Ilya & Emilia Kabakov: Installation & Theater.
Ilya Kabakov (*1933) developed his dissident work in the Soviet underground. He was officially an illustrator of children’s books. Since his emigration in 1987, he has finally been able to realize some of his numerous projects, supported by his wife and partner Emilia Kabakov. Since then, Ilya Kabakov has pursued the idea of a total work of art and has conceived installations which transcend space. The most spectacular were The Red Wagon in the Kunsthalle in Düsseldorf in 1991 and The Red Pavilion for the 1993 Venice Biennale.
They were spectacular because – at a fleeting glance – they appeared to be direct imports or ‘ready-mades’ from the Soviet Union which had recently ceased to exist. With their socialist-like symbolism, they must have made a disconcerting impression on the viewers. The elements of parody – with ‘garbage’ strewn all over the place and the fact that the ‘wagon’ had no wheels – were not easily recognizable. In a certain manner, both works were historical pictures with Potemkin facades.
In recent years, Ilya Kabakov has become increasingly involved with the theater. This is the logical result of his literary roots as well as an installation style which is borne by pathos and theatricality. The exhibition ‘Installation and Theater’ and the accompanying catalogue (Prestel Verlag) present this group of works for the first time. It is noticeable that the main emphasis of the work has changed over the years. Kabakov’s metaphors taken from everyday, Soviet life appear increasingly like quotations and have become more and more overlaid and suppressed by the metaphors of ‘the dream’ and ‘the game’.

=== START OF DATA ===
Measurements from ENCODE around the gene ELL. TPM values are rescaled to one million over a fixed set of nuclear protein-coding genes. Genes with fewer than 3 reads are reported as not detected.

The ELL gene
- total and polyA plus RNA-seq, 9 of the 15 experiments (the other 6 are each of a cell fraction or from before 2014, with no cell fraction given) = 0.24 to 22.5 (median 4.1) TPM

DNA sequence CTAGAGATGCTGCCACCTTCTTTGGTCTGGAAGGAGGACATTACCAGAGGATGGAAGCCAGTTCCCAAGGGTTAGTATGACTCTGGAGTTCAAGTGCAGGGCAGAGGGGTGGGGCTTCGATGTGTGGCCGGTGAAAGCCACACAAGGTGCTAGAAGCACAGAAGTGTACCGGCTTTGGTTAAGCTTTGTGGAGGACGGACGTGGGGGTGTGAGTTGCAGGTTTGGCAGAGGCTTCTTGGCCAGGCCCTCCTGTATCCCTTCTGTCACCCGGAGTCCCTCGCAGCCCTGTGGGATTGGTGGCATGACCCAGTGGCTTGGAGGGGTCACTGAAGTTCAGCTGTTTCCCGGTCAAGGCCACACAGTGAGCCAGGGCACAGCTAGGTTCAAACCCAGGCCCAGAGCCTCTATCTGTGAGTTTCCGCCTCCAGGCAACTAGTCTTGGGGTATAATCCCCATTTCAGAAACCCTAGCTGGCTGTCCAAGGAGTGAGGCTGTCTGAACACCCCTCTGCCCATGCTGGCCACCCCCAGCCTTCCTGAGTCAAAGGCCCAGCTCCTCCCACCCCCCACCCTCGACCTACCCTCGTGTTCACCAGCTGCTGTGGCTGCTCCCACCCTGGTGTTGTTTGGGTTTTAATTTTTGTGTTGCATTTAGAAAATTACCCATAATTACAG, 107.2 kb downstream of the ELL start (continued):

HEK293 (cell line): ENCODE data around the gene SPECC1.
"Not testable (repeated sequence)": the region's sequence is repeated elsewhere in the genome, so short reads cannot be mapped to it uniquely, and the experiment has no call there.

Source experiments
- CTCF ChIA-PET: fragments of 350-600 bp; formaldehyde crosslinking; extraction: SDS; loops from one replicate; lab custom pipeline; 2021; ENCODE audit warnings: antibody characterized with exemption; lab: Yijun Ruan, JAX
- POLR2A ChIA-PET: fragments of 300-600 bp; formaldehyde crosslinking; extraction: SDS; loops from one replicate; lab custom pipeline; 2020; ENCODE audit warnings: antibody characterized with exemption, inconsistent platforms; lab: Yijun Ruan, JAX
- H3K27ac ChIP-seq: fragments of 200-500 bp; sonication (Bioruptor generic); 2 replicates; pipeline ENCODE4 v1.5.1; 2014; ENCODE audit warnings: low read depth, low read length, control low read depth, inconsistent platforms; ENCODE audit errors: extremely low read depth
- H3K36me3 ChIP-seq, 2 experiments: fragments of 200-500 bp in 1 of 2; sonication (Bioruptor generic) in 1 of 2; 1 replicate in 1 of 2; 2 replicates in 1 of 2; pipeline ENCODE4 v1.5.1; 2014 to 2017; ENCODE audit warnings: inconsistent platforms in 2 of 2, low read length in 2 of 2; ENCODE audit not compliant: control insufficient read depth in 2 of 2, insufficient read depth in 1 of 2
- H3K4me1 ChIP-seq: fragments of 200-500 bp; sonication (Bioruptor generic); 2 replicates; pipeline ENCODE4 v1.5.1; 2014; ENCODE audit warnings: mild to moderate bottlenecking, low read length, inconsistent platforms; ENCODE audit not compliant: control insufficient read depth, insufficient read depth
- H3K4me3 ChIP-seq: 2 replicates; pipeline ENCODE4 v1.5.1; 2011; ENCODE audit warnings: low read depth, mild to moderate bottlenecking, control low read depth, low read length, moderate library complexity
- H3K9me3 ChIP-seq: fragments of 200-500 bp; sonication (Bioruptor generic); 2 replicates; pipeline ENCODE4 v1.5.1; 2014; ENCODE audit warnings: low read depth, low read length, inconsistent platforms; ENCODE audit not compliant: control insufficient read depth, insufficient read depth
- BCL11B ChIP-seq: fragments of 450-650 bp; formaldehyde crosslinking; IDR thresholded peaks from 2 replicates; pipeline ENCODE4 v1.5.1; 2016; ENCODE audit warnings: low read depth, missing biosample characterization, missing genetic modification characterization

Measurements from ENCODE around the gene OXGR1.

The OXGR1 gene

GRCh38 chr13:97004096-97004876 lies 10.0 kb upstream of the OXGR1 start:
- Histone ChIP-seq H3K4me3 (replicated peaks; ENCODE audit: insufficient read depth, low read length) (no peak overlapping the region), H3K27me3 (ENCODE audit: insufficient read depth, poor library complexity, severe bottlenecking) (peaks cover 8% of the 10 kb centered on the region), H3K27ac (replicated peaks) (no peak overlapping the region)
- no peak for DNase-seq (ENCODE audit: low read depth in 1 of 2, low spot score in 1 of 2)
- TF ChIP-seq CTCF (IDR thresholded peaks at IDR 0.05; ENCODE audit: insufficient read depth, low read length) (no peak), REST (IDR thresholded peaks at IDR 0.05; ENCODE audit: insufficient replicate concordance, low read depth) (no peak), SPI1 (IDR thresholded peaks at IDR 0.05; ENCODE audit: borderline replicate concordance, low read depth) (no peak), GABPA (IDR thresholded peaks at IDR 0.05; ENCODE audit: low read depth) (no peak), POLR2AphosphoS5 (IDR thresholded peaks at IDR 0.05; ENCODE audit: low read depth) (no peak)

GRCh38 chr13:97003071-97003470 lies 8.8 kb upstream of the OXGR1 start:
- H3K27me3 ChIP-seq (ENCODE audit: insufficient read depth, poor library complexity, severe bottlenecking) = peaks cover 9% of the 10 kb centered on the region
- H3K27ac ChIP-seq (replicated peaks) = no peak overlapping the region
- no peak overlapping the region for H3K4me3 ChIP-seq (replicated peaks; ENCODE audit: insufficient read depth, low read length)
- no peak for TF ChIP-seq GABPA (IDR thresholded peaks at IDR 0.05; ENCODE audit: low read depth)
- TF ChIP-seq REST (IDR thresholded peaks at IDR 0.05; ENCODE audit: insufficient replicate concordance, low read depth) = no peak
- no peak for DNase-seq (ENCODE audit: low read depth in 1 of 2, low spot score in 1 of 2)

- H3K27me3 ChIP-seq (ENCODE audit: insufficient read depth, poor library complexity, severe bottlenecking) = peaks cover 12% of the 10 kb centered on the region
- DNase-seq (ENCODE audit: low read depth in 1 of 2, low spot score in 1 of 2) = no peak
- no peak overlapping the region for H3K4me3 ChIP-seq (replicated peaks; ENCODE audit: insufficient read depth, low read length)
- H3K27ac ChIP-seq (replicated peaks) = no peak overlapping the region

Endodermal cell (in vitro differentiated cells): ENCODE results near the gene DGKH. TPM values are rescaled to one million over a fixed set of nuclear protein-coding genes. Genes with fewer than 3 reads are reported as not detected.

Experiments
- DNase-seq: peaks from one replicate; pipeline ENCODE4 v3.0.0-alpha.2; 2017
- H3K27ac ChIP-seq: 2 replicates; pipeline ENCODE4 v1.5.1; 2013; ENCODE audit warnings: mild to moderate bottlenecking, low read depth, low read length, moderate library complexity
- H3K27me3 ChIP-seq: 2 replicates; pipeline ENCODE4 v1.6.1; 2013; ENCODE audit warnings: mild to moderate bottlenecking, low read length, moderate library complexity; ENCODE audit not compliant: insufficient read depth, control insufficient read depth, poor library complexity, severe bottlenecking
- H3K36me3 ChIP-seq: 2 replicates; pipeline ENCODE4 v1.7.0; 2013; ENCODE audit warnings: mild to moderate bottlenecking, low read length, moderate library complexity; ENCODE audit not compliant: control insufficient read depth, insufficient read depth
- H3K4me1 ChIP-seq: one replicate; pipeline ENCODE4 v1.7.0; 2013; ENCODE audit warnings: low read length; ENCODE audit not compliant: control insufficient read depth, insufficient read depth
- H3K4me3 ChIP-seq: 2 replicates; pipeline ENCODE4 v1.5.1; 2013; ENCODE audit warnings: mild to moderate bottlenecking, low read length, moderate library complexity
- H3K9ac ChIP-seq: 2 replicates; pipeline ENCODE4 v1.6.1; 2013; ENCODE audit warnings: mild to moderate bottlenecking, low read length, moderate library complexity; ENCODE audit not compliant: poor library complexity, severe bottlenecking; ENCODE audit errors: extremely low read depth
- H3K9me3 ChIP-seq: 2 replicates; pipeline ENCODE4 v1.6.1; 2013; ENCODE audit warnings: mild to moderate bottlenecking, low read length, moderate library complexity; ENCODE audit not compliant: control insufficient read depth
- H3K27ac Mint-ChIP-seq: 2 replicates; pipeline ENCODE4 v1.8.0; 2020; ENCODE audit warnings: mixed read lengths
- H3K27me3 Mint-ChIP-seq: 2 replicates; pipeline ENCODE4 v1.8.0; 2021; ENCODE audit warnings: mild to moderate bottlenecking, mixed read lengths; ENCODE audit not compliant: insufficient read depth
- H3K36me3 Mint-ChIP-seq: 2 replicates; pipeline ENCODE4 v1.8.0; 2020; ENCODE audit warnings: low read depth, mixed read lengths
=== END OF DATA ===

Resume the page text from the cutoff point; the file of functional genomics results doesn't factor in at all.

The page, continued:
The nine projects shown in this exhibition demonstrate the current spectrum of the ‘theater works’ – from the Circus sculpture on the stage of the public space, over the, so far unrealised, fantastic projects for the Solomon R. Guggenheim Museum in New York and the Zollverein Mine in Essen to Kabakov’s cooperation with the Brooklyn Academy of Music, Het Muziektheater Amsterdam and the RuhrTriennale. Further cooperative projects, including one with the Opéra National de Paris in 2008, are in planning.
As is usual with Kabakov, a conceptual text precedes each project. Sketches, drawings, watercolors, plans and models display the creative process in a remarkable variety of expressions, photographs document the realized stage installations. This is the first exhibition to present the famous Moscow non-conformist in Munich. One of his most beautiful installations – The Shining Circus And Its Spectators – has had its home in the Giesing district of this city since 2004.
In conjunction with the exhibition a catalogue is published by Prestel, Munich: Edited by Isabel Siben with contributions by Boris Groys and Hans-Peter Riese. 224 pages, 236 color illustrations, 29 black-and-white illustrations